c. RAM Equipment: The division had on requisition six keypunch and two verifier machines. Since CONUS had indicated that these pieces of equipment would not be available till March, similar types of equipment which had been received in October for use by USARHAW were transferred to the division. Division personnel were given training as machine operators, training being provided by the USARPAC Computer Service Center, and by the Stock Control Division of USARHAW S&MC.
d. Radios: The desires of the 25th Infantry Division for equipping all units with the “new family” radios became a problem early in the deployment discussions because DA had indicated that these new radios would not be available to the division prior to February. After many discussions extending through most of December, the division was advised by DA that the conversion of the old radios of the 2nd Brigade and the 3rd Brigade to the “new family” radios would be done in-country. In early January, the division made further urgent requests to permit the conversion (in Hawaii) prior to the deployment of the 2nd and 3rd Brigades, but DA refused to consider these requests. However, DA did establish Project Codes ZTB (3rd Brigade conversion) and ZTO (2nd Brigade conversion) to assure priority supply of new radios to these two brigades. (p17)
e. Reissue of U-6 Aircraft Parts: Due to policy changes regarding the introduction in-country of the U-6 aircraft, six trailer loads of aircraft parts turned in by the division were subsequently reissued to the division, this transaction also noted in paragraph 12b discussing the work of the TOE Clearance Team.
f. Issues From DAFD: With DA's authorization to apply DAFD stocks to fill equipment shortages, (paragraph 19a), the question of back-hauling this equipment to Hawaii became an issue between the division and USARPAC. From the standpoint of training and familiarization, rationale decreed that this equipment should be back-hauled to Hawaii. However, after considering the criticality of shipping and the time remaining within the deployment time frames, the division reluctantly agreed to receive DAFD equipment in forward areas.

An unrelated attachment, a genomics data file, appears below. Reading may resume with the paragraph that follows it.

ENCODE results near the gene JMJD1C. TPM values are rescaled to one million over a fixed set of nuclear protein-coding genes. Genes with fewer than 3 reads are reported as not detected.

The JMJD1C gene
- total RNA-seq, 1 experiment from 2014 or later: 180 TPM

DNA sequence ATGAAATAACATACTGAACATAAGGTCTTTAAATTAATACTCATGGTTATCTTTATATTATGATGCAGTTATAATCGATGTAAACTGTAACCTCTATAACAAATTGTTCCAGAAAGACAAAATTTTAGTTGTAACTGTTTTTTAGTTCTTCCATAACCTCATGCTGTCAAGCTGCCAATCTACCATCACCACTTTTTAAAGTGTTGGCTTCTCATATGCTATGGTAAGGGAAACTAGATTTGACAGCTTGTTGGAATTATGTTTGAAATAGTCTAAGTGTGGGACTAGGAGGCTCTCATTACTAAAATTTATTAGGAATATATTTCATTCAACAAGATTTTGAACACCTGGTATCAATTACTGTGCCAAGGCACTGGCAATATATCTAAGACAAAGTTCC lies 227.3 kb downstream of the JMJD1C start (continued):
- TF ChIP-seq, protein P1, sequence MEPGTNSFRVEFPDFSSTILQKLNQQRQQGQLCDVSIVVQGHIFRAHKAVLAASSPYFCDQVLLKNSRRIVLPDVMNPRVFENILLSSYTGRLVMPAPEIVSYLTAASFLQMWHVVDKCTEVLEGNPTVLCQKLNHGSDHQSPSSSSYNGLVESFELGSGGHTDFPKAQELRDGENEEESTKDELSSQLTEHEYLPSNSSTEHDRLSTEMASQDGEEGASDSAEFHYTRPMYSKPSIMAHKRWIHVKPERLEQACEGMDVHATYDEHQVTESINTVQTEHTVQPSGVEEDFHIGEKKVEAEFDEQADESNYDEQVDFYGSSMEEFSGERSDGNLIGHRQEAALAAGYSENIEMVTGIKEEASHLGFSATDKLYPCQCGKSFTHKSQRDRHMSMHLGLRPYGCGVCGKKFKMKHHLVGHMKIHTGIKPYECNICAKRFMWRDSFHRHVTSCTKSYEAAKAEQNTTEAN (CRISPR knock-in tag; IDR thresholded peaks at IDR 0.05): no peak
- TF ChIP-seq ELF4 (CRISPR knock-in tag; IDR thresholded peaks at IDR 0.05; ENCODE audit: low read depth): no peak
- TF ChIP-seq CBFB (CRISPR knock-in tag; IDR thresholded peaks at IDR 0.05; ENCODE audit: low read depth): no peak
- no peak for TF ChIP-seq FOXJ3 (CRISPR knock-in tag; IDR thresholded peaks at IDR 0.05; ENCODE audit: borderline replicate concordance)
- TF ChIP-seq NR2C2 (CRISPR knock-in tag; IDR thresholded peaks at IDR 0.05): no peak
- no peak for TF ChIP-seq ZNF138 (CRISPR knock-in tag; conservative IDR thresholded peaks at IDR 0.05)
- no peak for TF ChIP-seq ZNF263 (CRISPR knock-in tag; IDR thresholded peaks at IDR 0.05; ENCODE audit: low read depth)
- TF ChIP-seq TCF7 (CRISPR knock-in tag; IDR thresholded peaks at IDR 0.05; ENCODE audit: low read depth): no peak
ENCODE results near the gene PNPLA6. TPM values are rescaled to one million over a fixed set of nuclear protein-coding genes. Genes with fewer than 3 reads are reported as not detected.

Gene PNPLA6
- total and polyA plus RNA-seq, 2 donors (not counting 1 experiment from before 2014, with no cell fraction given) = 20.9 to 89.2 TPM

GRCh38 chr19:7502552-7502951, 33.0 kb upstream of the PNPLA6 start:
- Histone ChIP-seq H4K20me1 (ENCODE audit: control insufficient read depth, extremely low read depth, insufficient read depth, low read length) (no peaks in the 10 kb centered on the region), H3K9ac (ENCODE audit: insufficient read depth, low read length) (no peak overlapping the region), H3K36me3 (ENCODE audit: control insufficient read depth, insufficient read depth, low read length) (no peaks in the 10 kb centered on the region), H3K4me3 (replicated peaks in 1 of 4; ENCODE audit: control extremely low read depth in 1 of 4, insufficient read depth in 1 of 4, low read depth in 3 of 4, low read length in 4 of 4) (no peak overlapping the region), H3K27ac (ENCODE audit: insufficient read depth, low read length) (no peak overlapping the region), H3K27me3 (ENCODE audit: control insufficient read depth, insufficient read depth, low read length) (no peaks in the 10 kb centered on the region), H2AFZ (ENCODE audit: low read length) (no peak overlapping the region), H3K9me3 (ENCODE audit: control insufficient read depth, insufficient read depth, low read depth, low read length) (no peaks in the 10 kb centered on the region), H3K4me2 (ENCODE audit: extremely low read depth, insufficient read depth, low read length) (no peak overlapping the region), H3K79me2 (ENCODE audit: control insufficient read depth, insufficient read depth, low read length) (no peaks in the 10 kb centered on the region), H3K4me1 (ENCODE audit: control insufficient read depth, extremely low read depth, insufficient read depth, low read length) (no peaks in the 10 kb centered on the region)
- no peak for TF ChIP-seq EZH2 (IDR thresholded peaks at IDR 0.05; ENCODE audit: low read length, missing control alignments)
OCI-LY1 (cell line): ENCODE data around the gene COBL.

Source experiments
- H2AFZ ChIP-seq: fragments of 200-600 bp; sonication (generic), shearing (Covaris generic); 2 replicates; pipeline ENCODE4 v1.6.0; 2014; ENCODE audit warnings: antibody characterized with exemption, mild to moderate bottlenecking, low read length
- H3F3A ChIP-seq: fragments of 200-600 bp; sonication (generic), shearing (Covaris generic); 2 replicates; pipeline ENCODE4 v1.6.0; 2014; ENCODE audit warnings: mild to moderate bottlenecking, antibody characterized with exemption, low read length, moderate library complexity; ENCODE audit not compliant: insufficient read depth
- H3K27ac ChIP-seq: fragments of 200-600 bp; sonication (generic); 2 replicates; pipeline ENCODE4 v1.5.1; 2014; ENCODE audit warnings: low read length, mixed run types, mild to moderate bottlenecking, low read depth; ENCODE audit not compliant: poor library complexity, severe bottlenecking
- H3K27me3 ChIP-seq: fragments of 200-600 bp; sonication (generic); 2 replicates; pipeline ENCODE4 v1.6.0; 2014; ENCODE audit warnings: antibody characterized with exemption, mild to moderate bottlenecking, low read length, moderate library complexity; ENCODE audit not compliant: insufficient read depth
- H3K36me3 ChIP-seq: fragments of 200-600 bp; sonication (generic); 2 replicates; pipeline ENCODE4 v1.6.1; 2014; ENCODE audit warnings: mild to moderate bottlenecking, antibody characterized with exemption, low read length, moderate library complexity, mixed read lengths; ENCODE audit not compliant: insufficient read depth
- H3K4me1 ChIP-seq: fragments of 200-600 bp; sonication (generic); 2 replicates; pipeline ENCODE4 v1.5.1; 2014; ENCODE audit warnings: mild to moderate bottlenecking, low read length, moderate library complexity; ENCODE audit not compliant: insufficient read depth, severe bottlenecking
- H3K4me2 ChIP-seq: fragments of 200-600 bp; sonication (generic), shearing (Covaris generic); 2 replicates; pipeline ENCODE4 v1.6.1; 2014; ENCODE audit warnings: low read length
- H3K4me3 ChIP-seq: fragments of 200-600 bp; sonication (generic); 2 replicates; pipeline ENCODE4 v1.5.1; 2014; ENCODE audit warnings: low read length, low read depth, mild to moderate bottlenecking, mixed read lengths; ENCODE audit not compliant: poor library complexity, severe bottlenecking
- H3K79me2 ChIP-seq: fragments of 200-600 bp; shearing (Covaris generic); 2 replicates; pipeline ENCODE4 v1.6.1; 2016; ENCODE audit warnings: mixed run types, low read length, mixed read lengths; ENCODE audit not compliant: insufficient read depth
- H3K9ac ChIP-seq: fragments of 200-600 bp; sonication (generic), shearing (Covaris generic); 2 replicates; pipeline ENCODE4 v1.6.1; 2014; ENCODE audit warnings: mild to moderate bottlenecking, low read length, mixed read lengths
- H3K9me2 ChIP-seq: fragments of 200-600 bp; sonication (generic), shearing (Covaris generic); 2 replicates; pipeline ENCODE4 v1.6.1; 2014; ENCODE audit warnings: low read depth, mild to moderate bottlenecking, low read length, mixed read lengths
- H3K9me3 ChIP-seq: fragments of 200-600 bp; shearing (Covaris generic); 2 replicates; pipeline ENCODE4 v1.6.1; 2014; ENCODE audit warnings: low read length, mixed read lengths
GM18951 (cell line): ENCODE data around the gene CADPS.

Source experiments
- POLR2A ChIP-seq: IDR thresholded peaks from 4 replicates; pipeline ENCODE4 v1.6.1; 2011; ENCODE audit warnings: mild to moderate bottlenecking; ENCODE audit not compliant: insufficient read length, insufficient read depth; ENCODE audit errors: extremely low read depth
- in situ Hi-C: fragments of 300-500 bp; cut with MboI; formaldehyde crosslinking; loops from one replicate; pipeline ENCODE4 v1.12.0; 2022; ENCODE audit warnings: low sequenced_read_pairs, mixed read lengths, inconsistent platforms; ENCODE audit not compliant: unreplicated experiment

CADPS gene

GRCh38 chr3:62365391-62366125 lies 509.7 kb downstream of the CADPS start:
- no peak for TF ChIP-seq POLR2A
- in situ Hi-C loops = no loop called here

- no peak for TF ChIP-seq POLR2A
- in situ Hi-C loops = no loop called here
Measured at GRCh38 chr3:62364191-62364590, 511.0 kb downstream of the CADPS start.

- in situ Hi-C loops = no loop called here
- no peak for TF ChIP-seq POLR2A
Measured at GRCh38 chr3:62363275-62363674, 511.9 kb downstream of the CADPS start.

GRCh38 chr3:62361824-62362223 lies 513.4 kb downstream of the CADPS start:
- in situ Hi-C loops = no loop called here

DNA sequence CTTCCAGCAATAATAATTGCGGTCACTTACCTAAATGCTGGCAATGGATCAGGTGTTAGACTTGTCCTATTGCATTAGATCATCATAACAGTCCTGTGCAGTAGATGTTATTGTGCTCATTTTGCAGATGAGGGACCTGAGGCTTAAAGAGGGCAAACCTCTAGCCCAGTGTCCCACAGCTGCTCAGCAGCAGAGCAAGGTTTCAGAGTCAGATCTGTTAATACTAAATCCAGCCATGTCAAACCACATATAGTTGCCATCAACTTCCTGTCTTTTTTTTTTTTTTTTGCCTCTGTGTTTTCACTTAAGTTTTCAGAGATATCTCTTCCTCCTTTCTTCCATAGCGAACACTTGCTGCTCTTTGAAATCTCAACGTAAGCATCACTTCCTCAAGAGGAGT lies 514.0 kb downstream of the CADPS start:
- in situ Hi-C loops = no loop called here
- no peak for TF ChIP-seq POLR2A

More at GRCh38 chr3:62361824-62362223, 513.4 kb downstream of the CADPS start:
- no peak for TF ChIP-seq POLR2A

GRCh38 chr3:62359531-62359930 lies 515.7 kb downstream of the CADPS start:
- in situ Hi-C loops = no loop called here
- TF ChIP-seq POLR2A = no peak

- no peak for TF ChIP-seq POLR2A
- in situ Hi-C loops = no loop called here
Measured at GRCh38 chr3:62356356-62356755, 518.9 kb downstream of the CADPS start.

g. WABTOC Items: Only limited quantities of WABTOC items could be provided from USARHAW resources. Therefore, these requirements (walk-in refrigerators, jugs, insulated /vacuum, etc.) were mostly requisitioned on CONUS.
h. Introduction of PUSH: In late December, this command was queried by USARPAC on the feasibility of establishing the PUSH system of re-supply to replace the SPEEDBOAT system. (Under the PUSH system, the inventory control points in CONUS would have the responsibility for initiating re-supply actions. Under SPEEDBOAT, this responsibility is USARHAW's.) After agreements were reached between the division, USARPAC, and USARHAW, the division furnished a listing of weapons and equipment density, this listing hand-carried to DA to start the PUSH system going. Under PUSH, re-supply would begin arriving in-country 60 days after arrival of units.